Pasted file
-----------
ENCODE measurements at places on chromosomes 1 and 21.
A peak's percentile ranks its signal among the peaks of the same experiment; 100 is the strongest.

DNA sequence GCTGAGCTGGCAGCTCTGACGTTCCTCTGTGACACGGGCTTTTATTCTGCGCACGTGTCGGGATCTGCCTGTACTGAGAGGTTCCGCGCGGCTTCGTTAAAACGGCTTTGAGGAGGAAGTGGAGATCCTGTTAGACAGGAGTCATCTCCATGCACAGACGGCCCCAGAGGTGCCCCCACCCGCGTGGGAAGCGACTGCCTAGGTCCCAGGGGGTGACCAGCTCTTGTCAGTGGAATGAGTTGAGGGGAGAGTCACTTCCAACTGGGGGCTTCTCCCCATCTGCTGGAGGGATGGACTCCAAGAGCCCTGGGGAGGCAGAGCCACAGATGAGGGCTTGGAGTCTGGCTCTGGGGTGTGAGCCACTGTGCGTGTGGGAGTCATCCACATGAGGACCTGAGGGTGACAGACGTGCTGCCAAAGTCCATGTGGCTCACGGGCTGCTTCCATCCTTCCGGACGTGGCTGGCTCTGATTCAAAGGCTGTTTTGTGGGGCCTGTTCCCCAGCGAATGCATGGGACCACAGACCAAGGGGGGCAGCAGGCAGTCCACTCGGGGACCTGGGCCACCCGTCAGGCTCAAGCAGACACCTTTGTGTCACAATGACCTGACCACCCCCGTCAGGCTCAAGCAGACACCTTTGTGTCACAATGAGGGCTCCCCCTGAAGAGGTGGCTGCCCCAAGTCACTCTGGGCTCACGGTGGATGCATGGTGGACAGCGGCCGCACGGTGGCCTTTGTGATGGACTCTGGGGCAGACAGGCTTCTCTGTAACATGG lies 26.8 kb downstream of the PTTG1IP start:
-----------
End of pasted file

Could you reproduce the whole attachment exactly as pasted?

ENCODE measurements at places on chromosomes 1 and 21.
A peak's percentile ranks its signal among the peaks of the same experiment; 100 is the strongest.

DNA sequence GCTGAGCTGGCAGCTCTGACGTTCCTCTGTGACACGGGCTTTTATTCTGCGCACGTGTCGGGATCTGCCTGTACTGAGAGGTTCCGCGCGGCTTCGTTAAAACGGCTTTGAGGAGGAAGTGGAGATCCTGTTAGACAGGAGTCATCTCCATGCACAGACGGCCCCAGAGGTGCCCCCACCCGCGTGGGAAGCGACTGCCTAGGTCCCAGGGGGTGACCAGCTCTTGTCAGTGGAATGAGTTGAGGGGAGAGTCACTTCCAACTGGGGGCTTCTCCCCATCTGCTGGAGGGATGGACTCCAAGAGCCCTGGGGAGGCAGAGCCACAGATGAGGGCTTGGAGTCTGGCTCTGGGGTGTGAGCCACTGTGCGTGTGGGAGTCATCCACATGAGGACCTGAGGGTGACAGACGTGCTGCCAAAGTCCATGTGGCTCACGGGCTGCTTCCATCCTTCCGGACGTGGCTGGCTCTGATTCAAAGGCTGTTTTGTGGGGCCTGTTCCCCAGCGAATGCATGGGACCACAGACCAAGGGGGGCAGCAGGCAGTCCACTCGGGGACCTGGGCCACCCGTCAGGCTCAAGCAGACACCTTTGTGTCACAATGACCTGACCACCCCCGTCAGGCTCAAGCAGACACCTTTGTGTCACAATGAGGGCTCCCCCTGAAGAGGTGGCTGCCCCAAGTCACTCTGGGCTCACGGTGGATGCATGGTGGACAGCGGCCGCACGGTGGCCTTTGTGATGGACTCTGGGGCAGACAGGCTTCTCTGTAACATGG lies 26.8 kb downstream of the PTTG1IP start: